"We took up the gun to bring Kashmir to the world's attention," says Malik, chain-smoking Gold Flake cigarettes at ten o'clock in the morning. "Once that goal had been accomplished, we ceased armed struggle." He is a thin, lanky man who seems almost catatonic despite constant infusions of nicotine. Malik squats on the floor of his tiny, unheated sitting room, cradling a wicker basket of charcoal embers under his long wool cloak. His wife serves kahwa, a Kashmiri tea yellow-hued from strips of saffron, delicately perfumed with cardamom and slivers of almond.

A large poster of the Kaaba, Islam's holiest site, takes up most of the wall above Malik's head. The JKLF leader is an observant Muslim but has always argued for an independent, multireligious state based on Kashmiriyat -- a unique cultural sensibility shared by the region's Muslims, Hindus, Sikhs, and even some Buddhists. Kashmiri Muslims practice Sufi Islam, a mystical, undogmatic form of the faith that fundamentalists generally dismiss as barely distinguishable from Hinduism. The pull of Kashmiriyat, an attitude seeped in Sufism, was stronger before civil strife drove a bloody wedge between the communities. But most observers agree that if a plebiscite were held today, residents of the Valley (if not Jammu and Ladakh) would still opt for independence from both India and Pakistan.

This is the goal for which the JKLF ambushed soldiers and killed government employees, the goal for which Yasin Malik spent seven years under lock and key. He was released in 1994 when his organization unilaterally renounced armed struggle. (A JKLF splinter group that rejected the decision was wiped out by security forces.) Malik has continued to advocate independence, but his words have less impact than did his bullets. The U.N.-mandated plebiscite would have let Kashmiris choose only between union with India or Pakistan. Both countries categorically reject the option of azadi. With potential breakaway provinces from Nagaland and Assam to Baluchistan and Sind, neither country can afford to set a precedent.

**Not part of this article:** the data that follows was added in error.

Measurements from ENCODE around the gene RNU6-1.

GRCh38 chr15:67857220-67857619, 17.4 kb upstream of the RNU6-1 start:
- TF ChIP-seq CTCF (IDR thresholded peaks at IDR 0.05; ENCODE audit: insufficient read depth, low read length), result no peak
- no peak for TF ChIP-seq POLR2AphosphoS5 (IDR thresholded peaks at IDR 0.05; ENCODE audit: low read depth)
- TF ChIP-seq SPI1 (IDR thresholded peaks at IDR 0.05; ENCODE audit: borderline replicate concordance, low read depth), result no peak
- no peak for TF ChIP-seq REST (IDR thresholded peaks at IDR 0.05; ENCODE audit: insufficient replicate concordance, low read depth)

Perhaps the hope for independence of Yasin Malik, Sheikh Abdullah, and Maharajah Hari Singh will always remain a pipe dream. Abdul Gani Bhat, an opposition leader who was once a professor of Persian poetry, sees independence as a fine-sounding impossibility: "Bigger fish," he says, "swallow smaller fish quite comfortably." His very metaphor is an example of Kashmiriyat: it comes not from any Islamic source but from Hindu texts as ancient as the Ramayana.


The voluntary disarmament of the JKLF ended the grassroots revolt; once the azadi movement was effectively declawed, popular enthusiasm for the rebellion withered. Partisans of union with Pakistan were the only groups left in the fight.

For five years now, the rebels with clout have been cut from the same cloth: based in Pakistan, trained in Afghanistan, and motivated by pan-Islamic fundamentalism rather than Kashmiri nationalism. Their ranks filled with Punjabis and Pushtuns, Afghans and Arabs, many of the fighters wage war on behalf of a people whose language they do not even speak. According to Western military analysts, all four of the main rebel groups work closely with the Pakistani intelligence services, over which civilian authorities, including the prime minister, had only tenuous control. Pakistan claims to provide the rebels only "moral and diplomatic" support, but even on the streets of Lahore few believe it.

The solidly pro-Pakistan chair of the All Parties' Hurriyat ("Freedom") Conference, an umbrella organization composed of two dozen Kashmiri opposition groups, is less than wholly enchanted with his patrons. "The diplomats in Islamabad and Delhi shake hands, take lunch, snap photos, and then announce that they have made no progress," says Syed Ali Shah Geelani, a genial, white-bearded cleric. In his book-lined Srinagar study, he beckons a visitor to join him beside the ancient wood-burning stove. "Why is America concerned about the rights of Kuwaitis, but not of Kashmiris?" he asks. "Unfortunately, we have no oil. Only human blood."

Syed Geelani is reluctant to criticize the fundamentalist groups fighting his battles, but he cannot wholly hide his concerns. If the insurgents liberate Sufi Kashmir from India, I ask, doesn't he worry they'll impose the Taliban-style theocracy that their leaders (like Lashkar-e-Toiba founder Hafiz Muhammad Saeed) have been promising? "There is no compulsion in religion," Geelani replies, after some thought. But his quotation of the Quranic verse sounds less like an assurance than a prayer.